Western ungulates — mule deer, elk, pronghorn, moose and bison — like to move.
Like mule deer 255, who each spring follows the green-up from Rock Springs, Wyo., all the way to Island Park, a nearly 300-mile roundtrip.
Many ungulates famously travel great distances to find suitable winter and summer grounds. For the past several years, new GPS technology has allowed state and federal wildlife biologists to pinpoint migration routes and map them. For the first time, state and federal wildlife biologists have gathered their data of migration routes into a new study called “Ungulate Migrations of the Western United States: Volume 1.” The new study came under the direction of the U.S. Geological Survey and the Department of the Interior. It was made public Thursday.
“This new detailed assessment of migration routes, timing and interaction of individual animals and herds has given us an insightful view of the critical factors necessary for protecting wildlife and our citizens,” said USGS Director Jim Reilly.
Armed with this information, communities, conservation groups, sportsmen groups, highway departments, oil and gas developers and others can avoid disrupting migrations and keep car drivers out of harm’s way.
“I’m really proud of the team that worked across multiple agencies to transform millions of GPS locations into standardized migration maps,” said Matt Kauffman, lead author of the report and director of the USGS Wyoming Cooperative Fish and Wildlife Research Unit. “Many ungulate herds have been following the same paths across Western landscapes since before the United States existed, so these maps are long overdue.”
Kauffman said much of the information has already proved valuable to his home state of Wyoming where identified and mapped migration corridors have helped protect pinch points and locate under and overpasses on highways.
“One of the mule deer herds that makes this 150-mile migration — the world’s longest mule deer migration — we discovered that when we mapped it there was this bottleneck between the town of Pinedale, (Wyo.) … between the expanding suburbs of the town and Fremont Lake,” Kauffman said. “At this point in that corridor the animals have already traveled close to 100 miles and then 4,000 to 5,000 squeeze through this quarter-mile bottleneck.”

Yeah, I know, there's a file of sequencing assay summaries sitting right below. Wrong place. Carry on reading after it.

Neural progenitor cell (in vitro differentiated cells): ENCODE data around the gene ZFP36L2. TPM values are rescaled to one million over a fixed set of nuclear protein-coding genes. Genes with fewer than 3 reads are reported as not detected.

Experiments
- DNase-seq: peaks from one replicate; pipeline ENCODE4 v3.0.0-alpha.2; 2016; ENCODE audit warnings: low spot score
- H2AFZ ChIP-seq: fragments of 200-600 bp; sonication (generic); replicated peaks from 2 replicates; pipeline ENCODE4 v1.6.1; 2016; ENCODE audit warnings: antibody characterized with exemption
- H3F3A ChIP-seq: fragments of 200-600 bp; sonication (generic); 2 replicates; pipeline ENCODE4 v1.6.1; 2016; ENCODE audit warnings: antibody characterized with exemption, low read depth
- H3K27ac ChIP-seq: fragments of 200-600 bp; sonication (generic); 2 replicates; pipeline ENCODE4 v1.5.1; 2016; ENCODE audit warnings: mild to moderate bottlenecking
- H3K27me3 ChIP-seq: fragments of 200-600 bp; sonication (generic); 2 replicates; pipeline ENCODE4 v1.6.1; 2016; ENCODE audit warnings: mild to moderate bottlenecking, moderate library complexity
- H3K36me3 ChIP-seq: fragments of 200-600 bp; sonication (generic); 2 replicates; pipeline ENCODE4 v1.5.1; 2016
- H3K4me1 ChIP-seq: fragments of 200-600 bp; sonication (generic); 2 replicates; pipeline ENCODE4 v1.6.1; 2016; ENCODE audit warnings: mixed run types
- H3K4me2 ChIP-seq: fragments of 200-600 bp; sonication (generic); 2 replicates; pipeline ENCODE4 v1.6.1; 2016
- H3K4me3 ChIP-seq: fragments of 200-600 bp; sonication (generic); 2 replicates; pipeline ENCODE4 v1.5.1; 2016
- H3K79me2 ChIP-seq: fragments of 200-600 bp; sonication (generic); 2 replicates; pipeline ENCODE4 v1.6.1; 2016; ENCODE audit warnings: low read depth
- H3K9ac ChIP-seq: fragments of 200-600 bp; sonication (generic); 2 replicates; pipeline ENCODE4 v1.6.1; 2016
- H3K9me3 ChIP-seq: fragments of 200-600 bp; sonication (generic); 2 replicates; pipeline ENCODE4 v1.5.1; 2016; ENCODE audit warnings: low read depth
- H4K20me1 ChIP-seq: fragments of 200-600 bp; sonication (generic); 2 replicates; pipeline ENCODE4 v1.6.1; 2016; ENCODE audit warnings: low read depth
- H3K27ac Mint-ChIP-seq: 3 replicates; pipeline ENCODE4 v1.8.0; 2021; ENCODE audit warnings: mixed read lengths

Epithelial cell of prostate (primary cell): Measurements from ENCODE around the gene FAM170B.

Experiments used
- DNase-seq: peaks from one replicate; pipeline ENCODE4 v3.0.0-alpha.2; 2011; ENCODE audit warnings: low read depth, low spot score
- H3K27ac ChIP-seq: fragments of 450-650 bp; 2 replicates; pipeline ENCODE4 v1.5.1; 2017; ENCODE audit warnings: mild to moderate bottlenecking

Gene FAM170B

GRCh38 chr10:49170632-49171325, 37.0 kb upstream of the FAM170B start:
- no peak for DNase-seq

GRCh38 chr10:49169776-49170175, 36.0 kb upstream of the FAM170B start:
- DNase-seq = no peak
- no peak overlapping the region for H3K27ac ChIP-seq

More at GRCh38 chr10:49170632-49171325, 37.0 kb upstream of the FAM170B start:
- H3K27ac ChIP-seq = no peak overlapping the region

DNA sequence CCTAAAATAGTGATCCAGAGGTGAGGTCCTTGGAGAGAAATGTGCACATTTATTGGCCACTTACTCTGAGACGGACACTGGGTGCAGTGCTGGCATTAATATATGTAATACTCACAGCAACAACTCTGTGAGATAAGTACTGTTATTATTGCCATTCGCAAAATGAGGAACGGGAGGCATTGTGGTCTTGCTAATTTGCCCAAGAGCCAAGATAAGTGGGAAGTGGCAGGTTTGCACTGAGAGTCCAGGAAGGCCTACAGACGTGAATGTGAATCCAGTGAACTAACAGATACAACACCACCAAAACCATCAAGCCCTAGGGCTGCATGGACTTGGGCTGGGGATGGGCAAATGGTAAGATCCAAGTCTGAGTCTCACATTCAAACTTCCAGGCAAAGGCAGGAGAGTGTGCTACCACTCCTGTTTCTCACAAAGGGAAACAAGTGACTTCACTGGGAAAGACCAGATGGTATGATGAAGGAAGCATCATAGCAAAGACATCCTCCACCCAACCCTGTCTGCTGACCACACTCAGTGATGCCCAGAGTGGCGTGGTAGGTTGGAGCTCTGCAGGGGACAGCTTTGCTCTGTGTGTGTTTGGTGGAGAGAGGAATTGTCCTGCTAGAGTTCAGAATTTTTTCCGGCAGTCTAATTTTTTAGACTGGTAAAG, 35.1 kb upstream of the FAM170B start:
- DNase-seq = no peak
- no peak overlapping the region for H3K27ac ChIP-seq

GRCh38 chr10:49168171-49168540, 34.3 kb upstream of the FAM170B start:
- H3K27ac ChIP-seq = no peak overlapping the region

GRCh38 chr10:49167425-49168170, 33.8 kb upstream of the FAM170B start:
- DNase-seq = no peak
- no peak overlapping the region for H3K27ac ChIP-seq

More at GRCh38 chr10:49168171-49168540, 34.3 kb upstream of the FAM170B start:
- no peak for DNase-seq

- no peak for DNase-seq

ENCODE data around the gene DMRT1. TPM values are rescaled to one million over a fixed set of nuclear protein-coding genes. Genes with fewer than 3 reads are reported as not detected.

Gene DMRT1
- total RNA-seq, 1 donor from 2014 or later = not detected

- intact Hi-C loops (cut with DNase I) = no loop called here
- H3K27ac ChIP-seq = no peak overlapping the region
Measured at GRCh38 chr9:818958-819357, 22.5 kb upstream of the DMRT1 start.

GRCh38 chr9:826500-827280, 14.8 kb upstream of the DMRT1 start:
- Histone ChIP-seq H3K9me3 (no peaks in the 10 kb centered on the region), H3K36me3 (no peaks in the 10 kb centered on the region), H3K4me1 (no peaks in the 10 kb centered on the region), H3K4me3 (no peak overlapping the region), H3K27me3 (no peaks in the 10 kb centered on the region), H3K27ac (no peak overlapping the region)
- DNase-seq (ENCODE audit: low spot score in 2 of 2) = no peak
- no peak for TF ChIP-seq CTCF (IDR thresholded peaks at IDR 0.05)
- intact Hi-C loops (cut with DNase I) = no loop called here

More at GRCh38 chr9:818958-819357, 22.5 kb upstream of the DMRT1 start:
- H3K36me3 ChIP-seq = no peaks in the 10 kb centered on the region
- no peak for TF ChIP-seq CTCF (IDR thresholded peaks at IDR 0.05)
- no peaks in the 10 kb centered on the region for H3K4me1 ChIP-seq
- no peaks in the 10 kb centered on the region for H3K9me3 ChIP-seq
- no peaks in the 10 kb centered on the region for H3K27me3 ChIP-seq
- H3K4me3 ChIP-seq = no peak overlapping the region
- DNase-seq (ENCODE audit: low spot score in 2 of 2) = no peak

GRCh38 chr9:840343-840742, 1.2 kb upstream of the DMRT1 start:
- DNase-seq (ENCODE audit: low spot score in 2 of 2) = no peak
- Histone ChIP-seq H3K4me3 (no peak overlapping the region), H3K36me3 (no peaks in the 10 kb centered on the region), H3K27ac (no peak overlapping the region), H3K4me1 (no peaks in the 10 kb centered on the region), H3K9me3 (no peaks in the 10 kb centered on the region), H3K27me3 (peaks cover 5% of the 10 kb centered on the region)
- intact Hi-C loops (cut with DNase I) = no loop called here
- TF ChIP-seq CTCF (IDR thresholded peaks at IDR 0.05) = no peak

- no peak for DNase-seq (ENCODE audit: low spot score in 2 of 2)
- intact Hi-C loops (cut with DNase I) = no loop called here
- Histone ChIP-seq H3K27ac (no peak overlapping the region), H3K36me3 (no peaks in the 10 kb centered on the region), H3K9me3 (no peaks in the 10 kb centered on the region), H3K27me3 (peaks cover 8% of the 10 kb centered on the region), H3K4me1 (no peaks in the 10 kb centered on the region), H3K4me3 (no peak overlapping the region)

Kauffman said the bottleneck area was up for sale with plans to turn it into lakeside cottages “which would have just plugged up the world’s longest mule deer migration, but because we have the map, we knew how important that one segment was by the lake.” He said The Conservation Fund raised $2 million to purchase the 360-acre property and turn it over to the state which created a wildlife habitat management area. “They took down the fences and opened it up, unplugged the bottleneck to make it more easy for those mule deer to migrate through that area,” he said. Mule deer 255 is one of those that uses that corridor.
Mark Hurley, wildlife research manager for Idaho Fish and Game, was Idaho’s lead on the Western wide mapping project. He expects the information to benefit animals and people over time. Especially where migration routes cross specific highways. One such dangerous crossing is at Rocky Point south of Montpelier on U.S. Highway 30. The Idaho Transportation Department reports about 100 mule deer killed along this stretch each year as thousands cross the road during migration.
“The data has helped us understand where the migration is and where the problems are,” Hurley said. “Mule deer have a high fidelity to migration routes to their summer range. They’ll use the same migration route and same patch of aspen trees for summer and raising their fawns and they’ll do that year after year. … If anything, we’re just providing some information and hopefully the decision-makers can use it.”
Kauffman said the new map project gets all the managers from state and federal agencies collaborating and speaking the same language.
“It’s a bit technical and statistical about how you do the analysis to take all these spaghetti lines of individual movements and turn that into a corridor that you can map and get into the planning process,” he said. Kauffman said many of the migration corridors are a mile or less wide.
“A lot of people are fans of the migration and inherently see their value and want to keep them around and sustain them, but if you don’t have a map, it all gets lost in the mix of where we’re developing,” Kauffman said. “Without a map of these corridors to guide us to where we develop these landscapes we end up cutting off the migrations or making them more difficult to the point where they might just peter out.”